In Cavendish Square Holding BV v. Makdessi and ParkingEye Ltd v. Beavis, reported together at [2015] UKSC 67 (Cavendish Square) the Supreme Court reviewed, and significantly recast, the basis on which a contractual term will be treated as an unenforceable penalty. For a detailed review of the judgment and its general implications, see this Dentons client alert: Supreme Court unshackles the rule on penalties. Adam Pierce considers how the new rules are most likely to affect banking transactions.

Default interest

An easier test to apply

Most facility agreements include a "default interest" clause under which the borrower must pay interest on overdue amounts at a higher rate than would otherwise apply on the loan. This is the context in which banking lawyers most commonly consider the penalty test. Other than for very modest uplifts in the rate (e.g. 1 per cent), in the past it has often been difficult to get entirely comfortable that this type of obligation was beyond challenge. This was because, before Cavendish Square, it was widely accepted that an extra obligation arising on a breach risked being a penalty if it was not a "genuine pre-estimate" of the innocent party's likely loss. This was not an easy test to apply to a default interest obligation.Lordsvale Finance plc v. Bank of Zambia [1996] had provided some comfort that a failure to satisfy the "genuine pre-estimate" test might not be fatal if a default interest obligation was "commercially justifiable", but it was only a first instance decision.

In this respect, Cavendish Square is good news for lenders. It is likely to be easier to argue that a default interest obligation is neither:

  • "out of all proportion to the [lender]'s legitimate interest" in the performance of the borrower's payment obligations; nor
  • "extravagant, exorbitant or unconscionable",

than to argue that it represents a genuine pre-estimate of the lender's likely loss.

Islamic finance transactions

Before Cavendish Square, one of the key indicators of an unenforceable penalty clause was that its primary purpose was to deter breach, rather than to compensate for loss. This made "late payment" obligations in Islamic finance transactions (similar to default interest in conventional loans) particularly problematic. For Shari'ah reasons, the financier must usually give all or most of any late payment amounts it receives to charity. So it is difficult to argue that the clause's primary purpose is anything other than to deter breach.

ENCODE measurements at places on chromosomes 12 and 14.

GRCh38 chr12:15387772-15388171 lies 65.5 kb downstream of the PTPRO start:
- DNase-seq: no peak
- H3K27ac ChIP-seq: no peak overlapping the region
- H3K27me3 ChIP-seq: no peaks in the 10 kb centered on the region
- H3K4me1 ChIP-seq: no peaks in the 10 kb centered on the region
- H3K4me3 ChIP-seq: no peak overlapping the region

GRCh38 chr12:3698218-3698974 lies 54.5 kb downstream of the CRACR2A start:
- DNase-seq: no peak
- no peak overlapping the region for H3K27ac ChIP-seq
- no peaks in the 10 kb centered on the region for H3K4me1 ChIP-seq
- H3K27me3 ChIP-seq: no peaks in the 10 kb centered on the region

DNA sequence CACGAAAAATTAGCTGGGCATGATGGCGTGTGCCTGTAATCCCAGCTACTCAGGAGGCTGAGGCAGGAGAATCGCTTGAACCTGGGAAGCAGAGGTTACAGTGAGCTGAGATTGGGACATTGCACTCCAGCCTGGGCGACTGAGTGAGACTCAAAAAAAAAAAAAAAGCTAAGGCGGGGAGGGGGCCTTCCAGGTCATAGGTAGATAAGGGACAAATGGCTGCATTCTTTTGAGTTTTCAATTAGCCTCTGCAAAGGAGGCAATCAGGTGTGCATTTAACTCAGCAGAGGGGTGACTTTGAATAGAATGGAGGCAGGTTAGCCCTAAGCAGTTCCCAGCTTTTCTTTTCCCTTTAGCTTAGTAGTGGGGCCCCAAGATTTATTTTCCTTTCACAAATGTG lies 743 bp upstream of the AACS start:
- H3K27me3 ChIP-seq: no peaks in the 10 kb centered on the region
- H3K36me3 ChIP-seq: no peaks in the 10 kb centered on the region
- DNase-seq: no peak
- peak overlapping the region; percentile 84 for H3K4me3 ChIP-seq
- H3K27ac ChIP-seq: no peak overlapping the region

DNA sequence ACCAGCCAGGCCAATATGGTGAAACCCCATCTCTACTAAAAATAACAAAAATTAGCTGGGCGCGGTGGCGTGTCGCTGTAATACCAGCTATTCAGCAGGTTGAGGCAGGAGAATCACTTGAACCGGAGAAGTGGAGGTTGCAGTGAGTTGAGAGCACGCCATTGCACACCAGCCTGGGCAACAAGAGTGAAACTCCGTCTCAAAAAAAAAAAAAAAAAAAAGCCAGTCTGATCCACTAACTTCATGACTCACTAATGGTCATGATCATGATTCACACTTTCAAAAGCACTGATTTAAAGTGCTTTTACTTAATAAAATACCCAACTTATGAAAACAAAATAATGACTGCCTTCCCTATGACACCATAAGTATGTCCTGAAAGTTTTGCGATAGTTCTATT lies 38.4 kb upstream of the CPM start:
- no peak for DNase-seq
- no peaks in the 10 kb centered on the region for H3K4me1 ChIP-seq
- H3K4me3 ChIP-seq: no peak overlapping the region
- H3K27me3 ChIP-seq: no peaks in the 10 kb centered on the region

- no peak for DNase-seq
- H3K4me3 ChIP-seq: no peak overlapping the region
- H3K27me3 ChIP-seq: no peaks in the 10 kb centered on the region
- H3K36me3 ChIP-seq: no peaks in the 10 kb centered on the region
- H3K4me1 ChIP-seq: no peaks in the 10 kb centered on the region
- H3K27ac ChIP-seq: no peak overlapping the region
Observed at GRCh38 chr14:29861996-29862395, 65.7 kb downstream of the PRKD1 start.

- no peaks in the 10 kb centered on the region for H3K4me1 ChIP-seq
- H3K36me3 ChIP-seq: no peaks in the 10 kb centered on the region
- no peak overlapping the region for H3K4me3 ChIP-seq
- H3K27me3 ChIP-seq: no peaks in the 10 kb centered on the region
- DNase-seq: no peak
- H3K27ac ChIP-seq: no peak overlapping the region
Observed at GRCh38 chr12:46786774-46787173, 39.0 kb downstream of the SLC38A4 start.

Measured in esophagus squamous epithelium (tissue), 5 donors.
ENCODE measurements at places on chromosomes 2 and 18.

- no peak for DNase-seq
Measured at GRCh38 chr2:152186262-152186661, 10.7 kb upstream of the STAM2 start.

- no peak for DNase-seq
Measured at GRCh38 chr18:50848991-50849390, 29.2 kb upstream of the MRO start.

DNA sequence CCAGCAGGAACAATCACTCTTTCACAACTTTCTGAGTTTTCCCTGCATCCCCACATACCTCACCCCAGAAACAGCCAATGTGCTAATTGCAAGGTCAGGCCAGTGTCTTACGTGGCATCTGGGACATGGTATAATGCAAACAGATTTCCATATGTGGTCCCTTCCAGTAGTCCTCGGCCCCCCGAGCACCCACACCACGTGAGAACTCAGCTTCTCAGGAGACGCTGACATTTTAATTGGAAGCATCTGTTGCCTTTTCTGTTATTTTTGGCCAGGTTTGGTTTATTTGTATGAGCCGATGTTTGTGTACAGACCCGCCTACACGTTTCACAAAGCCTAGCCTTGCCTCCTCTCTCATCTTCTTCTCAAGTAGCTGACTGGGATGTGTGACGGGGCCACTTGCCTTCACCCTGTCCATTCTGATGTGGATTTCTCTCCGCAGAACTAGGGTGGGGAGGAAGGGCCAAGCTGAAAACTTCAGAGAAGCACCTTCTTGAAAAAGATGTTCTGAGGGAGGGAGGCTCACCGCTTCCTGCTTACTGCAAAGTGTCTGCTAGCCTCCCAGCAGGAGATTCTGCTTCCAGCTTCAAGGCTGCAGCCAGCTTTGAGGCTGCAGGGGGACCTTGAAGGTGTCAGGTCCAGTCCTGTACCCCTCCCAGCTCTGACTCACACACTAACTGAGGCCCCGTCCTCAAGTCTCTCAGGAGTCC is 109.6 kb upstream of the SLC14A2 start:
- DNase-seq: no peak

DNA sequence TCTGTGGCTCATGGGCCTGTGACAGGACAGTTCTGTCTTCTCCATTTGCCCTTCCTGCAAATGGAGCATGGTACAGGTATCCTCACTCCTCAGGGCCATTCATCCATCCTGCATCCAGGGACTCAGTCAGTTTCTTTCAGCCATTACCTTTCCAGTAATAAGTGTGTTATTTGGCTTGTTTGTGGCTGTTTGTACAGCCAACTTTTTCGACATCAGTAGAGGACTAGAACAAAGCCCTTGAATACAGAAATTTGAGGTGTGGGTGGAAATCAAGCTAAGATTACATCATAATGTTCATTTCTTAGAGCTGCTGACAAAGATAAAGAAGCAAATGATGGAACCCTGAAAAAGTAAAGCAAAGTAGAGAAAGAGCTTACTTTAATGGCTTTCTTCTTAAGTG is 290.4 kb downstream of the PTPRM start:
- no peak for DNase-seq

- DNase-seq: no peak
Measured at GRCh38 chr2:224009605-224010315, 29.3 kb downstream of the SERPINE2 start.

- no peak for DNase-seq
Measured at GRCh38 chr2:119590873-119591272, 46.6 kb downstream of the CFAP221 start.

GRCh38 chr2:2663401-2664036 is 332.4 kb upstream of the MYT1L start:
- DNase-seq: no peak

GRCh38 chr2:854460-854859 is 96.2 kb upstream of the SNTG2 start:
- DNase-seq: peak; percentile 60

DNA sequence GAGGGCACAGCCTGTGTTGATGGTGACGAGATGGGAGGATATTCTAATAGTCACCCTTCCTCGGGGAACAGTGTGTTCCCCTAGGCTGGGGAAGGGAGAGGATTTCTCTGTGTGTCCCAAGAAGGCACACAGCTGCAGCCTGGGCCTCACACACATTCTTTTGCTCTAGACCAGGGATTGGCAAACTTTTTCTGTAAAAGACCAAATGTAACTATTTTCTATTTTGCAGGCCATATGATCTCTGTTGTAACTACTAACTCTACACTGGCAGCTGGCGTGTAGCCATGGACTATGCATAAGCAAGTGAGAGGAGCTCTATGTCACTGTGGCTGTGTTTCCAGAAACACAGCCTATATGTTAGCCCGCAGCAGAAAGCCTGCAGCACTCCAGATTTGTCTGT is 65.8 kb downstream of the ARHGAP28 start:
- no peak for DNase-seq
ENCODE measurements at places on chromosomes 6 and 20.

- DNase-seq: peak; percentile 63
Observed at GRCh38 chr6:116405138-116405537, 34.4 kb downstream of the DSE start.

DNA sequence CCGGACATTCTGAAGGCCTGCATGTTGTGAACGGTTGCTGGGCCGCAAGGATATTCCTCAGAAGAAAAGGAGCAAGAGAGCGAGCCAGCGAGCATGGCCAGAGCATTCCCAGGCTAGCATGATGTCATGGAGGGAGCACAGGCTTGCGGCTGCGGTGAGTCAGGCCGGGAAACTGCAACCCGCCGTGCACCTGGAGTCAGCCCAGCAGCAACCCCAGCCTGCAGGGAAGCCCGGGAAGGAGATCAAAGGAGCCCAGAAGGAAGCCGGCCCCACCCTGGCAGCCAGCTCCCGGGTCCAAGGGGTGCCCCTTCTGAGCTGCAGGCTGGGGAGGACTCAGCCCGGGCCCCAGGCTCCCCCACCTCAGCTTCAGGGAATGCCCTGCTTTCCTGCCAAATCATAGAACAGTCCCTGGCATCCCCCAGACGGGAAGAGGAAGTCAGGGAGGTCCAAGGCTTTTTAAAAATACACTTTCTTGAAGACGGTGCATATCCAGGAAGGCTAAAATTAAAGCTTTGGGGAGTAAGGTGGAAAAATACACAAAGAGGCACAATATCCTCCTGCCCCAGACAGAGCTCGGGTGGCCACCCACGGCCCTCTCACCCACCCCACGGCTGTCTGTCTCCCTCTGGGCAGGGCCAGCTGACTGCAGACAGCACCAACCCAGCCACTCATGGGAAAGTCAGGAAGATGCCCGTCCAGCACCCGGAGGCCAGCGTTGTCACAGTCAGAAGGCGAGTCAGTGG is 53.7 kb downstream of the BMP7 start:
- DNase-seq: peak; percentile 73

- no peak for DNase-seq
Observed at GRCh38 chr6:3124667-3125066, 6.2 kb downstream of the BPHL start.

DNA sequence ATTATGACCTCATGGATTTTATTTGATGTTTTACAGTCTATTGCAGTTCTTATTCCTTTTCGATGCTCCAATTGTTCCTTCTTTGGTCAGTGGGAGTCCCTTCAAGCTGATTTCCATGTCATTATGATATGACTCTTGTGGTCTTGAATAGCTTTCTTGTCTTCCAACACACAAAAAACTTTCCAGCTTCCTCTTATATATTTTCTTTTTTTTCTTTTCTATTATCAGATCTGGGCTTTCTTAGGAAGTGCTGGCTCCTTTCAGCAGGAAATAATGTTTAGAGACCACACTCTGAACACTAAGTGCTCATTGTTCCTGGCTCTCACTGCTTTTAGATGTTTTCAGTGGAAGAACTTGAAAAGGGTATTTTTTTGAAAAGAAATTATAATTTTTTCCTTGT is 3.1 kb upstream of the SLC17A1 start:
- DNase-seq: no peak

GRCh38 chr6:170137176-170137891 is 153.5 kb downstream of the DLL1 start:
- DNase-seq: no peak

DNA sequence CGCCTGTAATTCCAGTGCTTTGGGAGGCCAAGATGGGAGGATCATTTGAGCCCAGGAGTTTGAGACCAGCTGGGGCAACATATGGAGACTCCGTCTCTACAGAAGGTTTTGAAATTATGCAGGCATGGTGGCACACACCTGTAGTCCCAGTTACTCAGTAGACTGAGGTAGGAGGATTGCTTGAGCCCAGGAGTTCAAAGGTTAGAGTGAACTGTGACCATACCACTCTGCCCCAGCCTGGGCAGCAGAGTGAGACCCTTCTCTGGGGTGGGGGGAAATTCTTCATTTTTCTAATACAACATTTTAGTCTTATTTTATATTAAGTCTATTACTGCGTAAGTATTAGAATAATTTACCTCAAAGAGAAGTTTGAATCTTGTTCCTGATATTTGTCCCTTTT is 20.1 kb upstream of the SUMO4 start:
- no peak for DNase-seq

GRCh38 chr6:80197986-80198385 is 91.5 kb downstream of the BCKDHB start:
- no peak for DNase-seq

This type of obligation is perhaps still more at risk of challenge than an equivalent clause in a conventional loan. However, Cavendish Square has made clear that clauses with a deterrent effect can still be effective if they have a commercial justification. The Islamic financier is likely to have commercial justification for deterring non-payment (it could suffer losses as a result) even if it cannot keep the amounts it would receive if the deterrent fails. There seems nothing inherently "extravagant, exorbitant or unconscionable" about this type of obligation.

Other additional cost provisions

The Supreme Court confirmed in Cavendish Square that the penalty rule only applies to terms operating on a breach of contract: the non-defaulting party must be trying to enforce an "exorbitant alternative to common law damages". As a result, various other types of fees and other payment obligations commonly arising in banking transactions would, as before, ordinarily fall outside the scope of the penalty rules.

Loan transactions commonly require borrowers to pay prepayment, profit sharing and other similar "exit" fees. The circumstances in which they are payable will always be deal-specific. But it would not be unusual to find that a default under a loan could ultimately lead to these types of fee becoming payable. For example:

  • A prepayment fee that applies whenever a loan is paid before its stated maturity may become payable because the lender accelerated the loan following a breach.
  • A profit sharing fee may become payable on the sale of a secured property. That sale might occur when the lender enforces its security following a breach.

But in neither of those examples is there an intrinsic link between the accrual of the fee and a breach of the agreement. The prepayment fee could equally have become payable because of a voluntary prepayment. The profit sharing fee could have become payable because the borrower had decided to sell the property. So in either case it would be difficult for the borrower to argue that the prepayment fee obligation is an "exorbitant alternative to common law damages". The parties clearly intended the fee to become payable in circumstances that do not involve a breach, where there would obviously be no question of damages.